An infrared photograph taken in a fall garden.                                John Enman photo:                                Infrared photo by John Enman:

An infrared photograph taken in a fall garden. John Enman photo: Infrared photo by John Enman:

Making Pictures With Professional Photographer John Enman

My October garden with infrared

This week I’ve heard more than one new celebrity declare, “I can’t believe it’s October.”

I wonder where those people have been all year. Maybe they stay inside and don’t have much time to go outside. I enjoyed the sunny summer days of June and July. Then the slow entry into September got me used to turning on the lights when I got up in the morning and wearing a jacket in the evening. So I knew October was coming.

I photographed people enjoying a warm June day at the carnival, then in the late sun of July I took pictures on the western seacoast and on a cool August morning I bundled up to photograph waterfalls. October didn’t creep up on me and the cold damp mornings haven’t been a surprise.

Maybe that is because I spend much of my time watching the world through the lens of a camera and that exciting medium makes most of us photographers very aware of the changing seasons.

I was getting ready to leave to photograph the streets and city lights of Vancouver next weekend. And as I packed my ND filters I decided it was time to walk around the yard with my infrared converted camera.

There will be plenty of time to capture the brilliant fall colours in the sun, rain and eventually snow. So I thought some fun with B&W will be a good way to begin photographing my autumn garden.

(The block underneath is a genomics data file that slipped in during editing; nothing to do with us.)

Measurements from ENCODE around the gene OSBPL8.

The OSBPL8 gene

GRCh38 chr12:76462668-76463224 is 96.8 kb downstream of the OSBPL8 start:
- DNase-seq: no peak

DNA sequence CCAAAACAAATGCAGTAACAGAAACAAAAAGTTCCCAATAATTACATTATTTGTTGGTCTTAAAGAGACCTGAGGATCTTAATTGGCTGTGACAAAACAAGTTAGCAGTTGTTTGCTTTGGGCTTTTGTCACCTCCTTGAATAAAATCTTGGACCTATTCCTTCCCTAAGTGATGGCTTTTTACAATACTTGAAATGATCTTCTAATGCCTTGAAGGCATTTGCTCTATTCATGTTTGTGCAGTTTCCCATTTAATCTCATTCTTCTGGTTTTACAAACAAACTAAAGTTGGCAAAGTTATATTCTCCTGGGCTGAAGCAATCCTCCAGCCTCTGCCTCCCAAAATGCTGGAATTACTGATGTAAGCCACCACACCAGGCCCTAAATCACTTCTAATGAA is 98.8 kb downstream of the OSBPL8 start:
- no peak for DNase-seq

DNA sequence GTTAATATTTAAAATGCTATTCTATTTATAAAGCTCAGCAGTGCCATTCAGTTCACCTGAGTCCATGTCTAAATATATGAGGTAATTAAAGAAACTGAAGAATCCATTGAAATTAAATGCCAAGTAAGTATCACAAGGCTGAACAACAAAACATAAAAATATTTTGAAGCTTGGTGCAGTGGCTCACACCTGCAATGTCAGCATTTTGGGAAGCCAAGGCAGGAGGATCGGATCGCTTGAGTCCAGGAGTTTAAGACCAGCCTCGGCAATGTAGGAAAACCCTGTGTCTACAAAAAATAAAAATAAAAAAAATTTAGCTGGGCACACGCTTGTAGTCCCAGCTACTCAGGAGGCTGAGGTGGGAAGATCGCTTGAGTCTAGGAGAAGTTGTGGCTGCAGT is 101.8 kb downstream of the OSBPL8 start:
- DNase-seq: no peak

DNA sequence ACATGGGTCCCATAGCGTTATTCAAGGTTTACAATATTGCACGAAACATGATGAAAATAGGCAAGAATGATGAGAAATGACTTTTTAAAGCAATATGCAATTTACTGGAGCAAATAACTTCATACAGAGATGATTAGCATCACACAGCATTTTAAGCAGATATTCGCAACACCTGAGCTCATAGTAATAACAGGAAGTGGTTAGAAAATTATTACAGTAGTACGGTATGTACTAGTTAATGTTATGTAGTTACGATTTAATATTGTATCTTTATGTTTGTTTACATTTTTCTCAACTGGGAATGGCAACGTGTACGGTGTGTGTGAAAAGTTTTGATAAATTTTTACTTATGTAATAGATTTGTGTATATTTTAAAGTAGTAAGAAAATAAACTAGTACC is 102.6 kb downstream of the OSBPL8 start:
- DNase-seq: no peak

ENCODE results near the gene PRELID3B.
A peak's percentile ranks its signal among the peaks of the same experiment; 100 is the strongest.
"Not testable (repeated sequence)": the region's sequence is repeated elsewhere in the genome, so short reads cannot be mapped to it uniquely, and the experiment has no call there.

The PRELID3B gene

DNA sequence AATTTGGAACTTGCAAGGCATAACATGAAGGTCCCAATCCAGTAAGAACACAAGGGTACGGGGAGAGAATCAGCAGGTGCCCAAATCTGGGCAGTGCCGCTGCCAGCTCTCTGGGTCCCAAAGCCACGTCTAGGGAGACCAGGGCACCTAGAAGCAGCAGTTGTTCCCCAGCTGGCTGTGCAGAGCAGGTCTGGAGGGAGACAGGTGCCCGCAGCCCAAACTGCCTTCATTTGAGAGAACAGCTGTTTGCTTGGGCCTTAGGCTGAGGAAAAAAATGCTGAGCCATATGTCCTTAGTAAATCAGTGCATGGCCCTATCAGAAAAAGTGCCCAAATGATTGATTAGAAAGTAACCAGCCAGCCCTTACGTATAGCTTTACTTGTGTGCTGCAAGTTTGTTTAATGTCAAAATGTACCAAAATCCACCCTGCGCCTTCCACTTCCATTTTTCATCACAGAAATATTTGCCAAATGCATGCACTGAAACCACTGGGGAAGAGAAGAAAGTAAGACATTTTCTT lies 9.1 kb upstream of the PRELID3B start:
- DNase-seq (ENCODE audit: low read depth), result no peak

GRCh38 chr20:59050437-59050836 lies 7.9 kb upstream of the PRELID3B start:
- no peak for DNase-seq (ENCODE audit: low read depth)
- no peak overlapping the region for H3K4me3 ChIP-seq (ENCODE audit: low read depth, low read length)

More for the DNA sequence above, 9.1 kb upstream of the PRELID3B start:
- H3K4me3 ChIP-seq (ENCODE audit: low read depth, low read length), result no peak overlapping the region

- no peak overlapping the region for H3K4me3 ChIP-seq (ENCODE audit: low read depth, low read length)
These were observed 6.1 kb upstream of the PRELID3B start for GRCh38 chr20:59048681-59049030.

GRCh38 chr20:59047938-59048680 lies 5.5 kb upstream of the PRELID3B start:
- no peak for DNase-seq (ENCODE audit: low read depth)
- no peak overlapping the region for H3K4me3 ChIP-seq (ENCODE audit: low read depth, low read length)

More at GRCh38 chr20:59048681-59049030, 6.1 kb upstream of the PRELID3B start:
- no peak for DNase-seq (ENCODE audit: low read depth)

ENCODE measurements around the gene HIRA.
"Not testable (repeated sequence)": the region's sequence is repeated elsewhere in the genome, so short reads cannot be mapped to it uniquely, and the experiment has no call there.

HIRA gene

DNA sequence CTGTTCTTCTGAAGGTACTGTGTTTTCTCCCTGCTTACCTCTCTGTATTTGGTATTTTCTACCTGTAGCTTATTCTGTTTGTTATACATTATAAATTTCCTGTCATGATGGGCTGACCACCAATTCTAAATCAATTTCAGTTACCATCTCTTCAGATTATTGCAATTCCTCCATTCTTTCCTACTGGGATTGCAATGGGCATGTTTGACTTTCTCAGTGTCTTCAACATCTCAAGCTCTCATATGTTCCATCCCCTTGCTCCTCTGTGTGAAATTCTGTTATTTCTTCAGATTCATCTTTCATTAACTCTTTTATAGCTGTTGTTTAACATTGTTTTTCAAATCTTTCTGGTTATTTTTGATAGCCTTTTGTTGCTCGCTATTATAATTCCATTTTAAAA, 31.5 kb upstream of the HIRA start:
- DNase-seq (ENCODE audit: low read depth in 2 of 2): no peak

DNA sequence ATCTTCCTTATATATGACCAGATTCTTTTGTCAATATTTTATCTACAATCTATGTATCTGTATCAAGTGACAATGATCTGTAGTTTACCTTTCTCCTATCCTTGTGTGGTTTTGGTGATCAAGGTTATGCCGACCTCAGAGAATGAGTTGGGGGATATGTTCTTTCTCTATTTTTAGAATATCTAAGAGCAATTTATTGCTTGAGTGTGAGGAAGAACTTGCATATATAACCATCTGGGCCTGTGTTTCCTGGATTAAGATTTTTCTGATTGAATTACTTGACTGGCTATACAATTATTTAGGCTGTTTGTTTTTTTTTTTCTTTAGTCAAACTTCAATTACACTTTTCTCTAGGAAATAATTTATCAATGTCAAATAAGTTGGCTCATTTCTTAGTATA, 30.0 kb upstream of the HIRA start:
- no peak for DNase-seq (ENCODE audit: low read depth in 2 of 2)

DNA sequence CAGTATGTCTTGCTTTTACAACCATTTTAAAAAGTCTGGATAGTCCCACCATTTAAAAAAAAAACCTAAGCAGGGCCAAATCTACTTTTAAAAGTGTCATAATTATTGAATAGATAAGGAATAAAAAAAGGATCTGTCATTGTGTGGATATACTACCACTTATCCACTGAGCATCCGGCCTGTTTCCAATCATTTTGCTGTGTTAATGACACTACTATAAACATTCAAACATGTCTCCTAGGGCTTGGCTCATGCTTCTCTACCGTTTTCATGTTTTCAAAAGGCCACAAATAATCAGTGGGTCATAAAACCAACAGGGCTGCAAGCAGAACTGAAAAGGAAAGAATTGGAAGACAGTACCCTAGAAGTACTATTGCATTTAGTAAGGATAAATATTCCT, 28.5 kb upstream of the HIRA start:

The colours of the leaves are slowly changing, although there still is some green ground cover and a few of the flowers will hang on till first frost I think (I always look forward to photographing the frost on the plants).

But for now it’s black and white. I like black and white. There are so many subtle tones in a black and white photograph.

My first few exposures with my camera were over exposed, but they shouldn’t have been. I think my old camera may be near the end. Sometimes it doesn’t focus, and it is beginning to load slowly, some pictures that I know I pushed the shutter on aren’t there, and now the sensor doesn’t seem to be all that consistent when it comes to exposures.

I bought that Nikon D100 in early 2001, and used it to photograph weddings (and everything else that came my way till I purchased a D2hs in 2006. Soon after that I had the D100 converted to infrared. There are newer cameras and better IR filter conversions that I have been thinking about, but for now I’ll put up with that well used old camera. It’s not that I am emotional and will miss it. I don’t feel that way about the tools I use to make pictures; I’m just not ready for a new camera.

The weather has been cool, and as I am writing this it is raining hard. I am glad I took the time yesterday when the sun was high and the sky was clear blue to photograph a few plants. As I have written before, I like the change infrared offers me.

When I read some photographer’s pages there are always “Photographic Challenges”. Those aren’t the words I would use as I move from subject to subject with my camera. I like the creativity and the experimenting better.

Digital and infrared are the whole that gets me involved in the whole process from picking up the camera, to my garden wander, to completing the image on the computer. I enjoy the creativity of the infrared process (that includes the computer) however; no matter if one uses a converted DSLR camera or that one that always delivers brilliant colour. A walk around any garden this time of year is darned fun. Get creative, experiment, and yes, challenge yourself to produce images that are more than just documentary.

These are my thoughts for this week. Contact me at or Stop by Enman’s Camera at 423 Tranquille Road in Kamloops. I sell an interesting selection of used photographic equipment. Don’t hesitate to call me at 250-371-3069.